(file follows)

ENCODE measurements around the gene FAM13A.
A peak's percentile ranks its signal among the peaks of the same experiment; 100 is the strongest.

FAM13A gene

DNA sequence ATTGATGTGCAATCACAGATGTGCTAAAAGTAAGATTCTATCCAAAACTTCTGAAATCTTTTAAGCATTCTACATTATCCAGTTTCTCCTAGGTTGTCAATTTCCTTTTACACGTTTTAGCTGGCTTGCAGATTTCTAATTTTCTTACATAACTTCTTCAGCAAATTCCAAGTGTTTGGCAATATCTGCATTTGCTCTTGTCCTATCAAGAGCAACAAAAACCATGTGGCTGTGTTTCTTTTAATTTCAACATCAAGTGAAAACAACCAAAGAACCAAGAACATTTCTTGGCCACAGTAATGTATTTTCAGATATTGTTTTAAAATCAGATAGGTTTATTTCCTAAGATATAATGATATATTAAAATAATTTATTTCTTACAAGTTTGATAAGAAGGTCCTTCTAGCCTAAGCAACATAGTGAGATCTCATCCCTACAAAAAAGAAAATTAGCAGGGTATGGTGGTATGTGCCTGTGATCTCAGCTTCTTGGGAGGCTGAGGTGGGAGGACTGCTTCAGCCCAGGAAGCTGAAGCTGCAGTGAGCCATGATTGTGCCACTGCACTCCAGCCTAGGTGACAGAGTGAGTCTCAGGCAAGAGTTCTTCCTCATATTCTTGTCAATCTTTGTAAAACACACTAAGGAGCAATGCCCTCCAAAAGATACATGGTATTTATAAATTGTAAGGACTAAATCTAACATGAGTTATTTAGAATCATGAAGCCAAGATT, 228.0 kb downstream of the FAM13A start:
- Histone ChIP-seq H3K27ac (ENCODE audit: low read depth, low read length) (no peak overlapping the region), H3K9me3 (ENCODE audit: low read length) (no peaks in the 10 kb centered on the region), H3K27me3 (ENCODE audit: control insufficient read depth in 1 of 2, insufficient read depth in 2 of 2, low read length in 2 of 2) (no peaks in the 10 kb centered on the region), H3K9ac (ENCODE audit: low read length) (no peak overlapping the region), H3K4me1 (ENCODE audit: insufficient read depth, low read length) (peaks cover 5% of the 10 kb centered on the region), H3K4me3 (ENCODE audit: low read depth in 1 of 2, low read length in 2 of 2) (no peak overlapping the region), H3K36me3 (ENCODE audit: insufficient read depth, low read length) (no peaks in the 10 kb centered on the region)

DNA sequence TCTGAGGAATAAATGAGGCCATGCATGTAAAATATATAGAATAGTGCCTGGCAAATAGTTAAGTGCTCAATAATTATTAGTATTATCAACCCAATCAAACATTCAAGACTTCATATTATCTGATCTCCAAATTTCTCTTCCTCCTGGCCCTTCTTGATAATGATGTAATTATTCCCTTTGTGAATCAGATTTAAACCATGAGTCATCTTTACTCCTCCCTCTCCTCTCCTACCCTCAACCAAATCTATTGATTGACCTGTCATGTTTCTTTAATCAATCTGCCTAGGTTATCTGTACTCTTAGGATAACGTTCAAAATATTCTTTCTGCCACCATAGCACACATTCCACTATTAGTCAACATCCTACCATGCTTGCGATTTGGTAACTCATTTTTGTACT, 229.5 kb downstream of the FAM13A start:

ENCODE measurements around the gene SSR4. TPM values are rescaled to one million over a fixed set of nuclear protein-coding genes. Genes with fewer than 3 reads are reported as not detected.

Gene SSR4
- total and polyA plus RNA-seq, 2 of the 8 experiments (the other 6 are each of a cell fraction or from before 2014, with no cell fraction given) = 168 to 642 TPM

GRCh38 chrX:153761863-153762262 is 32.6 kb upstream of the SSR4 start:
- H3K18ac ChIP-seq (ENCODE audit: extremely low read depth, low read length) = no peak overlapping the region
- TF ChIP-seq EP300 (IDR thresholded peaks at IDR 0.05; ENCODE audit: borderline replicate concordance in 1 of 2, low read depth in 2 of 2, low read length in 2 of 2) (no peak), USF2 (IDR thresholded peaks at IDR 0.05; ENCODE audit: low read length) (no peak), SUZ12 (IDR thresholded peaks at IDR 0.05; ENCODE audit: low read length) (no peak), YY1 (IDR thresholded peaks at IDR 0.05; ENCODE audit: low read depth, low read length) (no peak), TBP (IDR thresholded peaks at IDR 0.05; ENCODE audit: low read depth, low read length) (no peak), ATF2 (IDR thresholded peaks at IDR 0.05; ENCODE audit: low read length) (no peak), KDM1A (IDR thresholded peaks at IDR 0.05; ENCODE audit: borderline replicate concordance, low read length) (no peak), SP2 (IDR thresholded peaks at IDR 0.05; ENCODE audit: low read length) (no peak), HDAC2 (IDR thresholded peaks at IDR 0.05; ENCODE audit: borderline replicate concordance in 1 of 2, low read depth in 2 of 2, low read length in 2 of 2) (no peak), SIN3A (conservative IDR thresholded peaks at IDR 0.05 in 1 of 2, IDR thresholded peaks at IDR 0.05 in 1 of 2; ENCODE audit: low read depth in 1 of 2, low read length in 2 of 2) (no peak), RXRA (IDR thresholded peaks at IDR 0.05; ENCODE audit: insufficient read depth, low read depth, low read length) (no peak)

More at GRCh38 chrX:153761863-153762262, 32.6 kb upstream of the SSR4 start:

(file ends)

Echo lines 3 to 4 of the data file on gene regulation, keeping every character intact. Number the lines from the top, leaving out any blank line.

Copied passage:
FAM13A gene

DNA sequence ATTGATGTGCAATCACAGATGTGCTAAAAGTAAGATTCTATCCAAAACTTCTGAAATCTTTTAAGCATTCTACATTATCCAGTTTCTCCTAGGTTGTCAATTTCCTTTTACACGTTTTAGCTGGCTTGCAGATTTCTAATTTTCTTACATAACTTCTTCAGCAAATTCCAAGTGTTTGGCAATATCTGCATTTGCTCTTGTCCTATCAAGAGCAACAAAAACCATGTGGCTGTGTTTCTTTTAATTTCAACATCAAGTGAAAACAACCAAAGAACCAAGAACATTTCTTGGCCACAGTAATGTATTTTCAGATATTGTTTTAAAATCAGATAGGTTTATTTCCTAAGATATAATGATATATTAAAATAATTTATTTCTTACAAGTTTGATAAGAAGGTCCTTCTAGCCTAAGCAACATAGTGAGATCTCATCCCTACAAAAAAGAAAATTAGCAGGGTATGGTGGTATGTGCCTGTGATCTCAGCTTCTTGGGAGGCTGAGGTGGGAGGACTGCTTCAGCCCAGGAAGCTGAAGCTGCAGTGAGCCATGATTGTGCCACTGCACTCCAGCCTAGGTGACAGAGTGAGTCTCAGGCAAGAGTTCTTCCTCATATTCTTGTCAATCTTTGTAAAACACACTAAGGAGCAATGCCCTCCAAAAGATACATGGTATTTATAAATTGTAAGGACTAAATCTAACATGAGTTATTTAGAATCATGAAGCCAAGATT, 228.0 kb downstream of the FAM13A start: